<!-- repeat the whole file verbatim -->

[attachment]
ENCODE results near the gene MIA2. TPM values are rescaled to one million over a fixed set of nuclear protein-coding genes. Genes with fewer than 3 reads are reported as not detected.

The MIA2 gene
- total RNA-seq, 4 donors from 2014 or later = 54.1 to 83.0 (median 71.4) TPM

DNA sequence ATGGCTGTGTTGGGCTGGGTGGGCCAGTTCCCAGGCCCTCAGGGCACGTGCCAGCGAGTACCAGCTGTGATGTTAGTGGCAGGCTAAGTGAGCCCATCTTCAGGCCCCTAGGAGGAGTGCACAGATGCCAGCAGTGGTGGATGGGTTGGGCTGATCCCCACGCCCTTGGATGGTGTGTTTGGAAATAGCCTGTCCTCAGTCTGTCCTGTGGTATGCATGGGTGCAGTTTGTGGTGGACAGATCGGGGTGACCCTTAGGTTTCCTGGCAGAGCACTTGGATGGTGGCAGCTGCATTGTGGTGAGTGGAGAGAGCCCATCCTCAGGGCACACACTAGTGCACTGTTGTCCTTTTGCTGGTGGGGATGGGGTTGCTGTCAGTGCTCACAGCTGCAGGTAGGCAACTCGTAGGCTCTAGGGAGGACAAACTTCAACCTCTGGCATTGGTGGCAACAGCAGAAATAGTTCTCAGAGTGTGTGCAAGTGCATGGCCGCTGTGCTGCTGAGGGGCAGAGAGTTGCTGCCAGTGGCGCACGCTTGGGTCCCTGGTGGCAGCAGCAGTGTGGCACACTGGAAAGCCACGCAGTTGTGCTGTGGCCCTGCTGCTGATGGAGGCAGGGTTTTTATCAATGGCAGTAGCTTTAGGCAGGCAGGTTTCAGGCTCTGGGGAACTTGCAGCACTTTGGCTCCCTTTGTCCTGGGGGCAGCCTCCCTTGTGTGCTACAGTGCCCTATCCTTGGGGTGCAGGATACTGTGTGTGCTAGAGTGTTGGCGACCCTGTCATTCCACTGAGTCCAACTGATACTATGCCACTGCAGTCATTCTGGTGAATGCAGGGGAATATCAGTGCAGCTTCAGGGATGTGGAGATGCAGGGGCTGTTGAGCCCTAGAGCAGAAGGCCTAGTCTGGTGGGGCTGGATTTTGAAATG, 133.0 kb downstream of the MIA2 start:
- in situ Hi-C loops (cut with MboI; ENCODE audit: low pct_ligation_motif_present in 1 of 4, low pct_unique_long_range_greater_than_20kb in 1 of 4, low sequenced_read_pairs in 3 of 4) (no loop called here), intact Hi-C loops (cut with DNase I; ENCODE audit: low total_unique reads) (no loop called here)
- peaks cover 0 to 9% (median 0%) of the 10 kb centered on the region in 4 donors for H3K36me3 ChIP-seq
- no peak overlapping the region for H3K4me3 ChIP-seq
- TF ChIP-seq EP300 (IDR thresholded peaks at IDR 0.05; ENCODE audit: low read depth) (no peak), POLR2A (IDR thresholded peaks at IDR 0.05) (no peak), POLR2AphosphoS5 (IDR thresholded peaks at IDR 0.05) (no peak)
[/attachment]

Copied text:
ENCODE results near the gene MIA2. TPM values are rescaled to one million over a fixed set of nuclear protein-coding genes. Genes with fewer than 3 reads are reported as not detected.

The MIA2 gene
- total RNA-seq, 4 donors from 2014 or later = 54.1 to 83.0 (median 71.4) TPM

DNA sequence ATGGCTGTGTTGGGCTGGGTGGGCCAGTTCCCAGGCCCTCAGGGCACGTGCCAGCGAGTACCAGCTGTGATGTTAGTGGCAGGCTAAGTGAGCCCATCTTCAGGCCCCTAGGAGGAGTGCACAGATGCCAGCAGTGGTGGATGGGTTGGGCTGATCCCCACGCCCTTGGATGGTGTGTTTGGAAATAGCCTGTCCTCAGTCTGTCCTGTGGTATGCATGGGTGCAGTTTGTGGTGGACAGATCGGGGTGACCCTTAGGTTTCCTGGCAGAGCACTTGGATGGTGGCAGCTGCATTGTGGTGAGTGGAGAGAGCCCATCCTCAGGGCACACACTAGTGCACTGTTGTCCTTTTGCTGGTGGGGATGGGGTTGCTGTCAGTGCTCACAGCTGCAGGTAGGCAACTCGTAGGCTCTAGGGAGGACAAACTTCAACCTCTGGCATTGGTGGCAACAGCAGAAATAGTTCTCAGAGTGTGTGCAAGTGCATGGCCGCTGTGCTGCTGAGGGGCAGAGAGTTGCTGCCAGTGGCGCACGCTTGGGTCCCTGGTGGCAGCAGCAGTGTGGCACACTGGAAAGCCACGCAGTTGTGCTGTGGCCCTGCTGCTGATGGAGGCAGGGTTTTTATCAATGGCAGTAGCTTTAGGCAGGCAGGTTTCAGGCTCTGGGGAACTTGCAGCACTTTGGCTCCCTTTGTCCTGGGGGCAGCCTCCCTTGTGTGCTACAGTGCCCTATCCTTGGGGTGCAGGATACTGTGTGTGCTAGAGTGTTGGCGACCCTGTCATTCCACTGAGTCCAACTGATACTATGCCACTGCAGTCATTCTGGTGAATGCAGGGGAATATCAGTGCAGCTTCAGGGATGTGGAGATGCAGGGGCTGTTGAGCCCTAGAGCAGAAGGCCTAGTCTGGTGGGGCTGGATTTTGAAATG, 133.0 kb downstream of the MIA2 start:
- in situ Hi-C loops (cut with MboI; ENCODE audit: low pct_ligation_motif_present in 1 of 4, low pct_unique_long_range_greater_than_20kb in 1 of 4, low sequenced_read_pairs in 3 of 4) (no loop called here), intact Hi-C loops (cut with DNase I; ENCODE audit: low total_unique reads) (no loop called here)
- peaks cover 0 to 9% (median 0%) of the 10 kb centered on the region in 4 donors for H3K36me3 ChIP-seq
- no peak overlapping the region for H3K4me3 ChIP-seq
- TF ChIP-seq EP300 (IDR thresholded peaks at IDR 0.05; ENCODE audit: low read depth) (no peak), POLR2A (IDR thresholded peaks at IDR 0.05) (no peak), POLR2AphosphoS5 (IDR thresholded peaks at IDR 0.05) (no peak)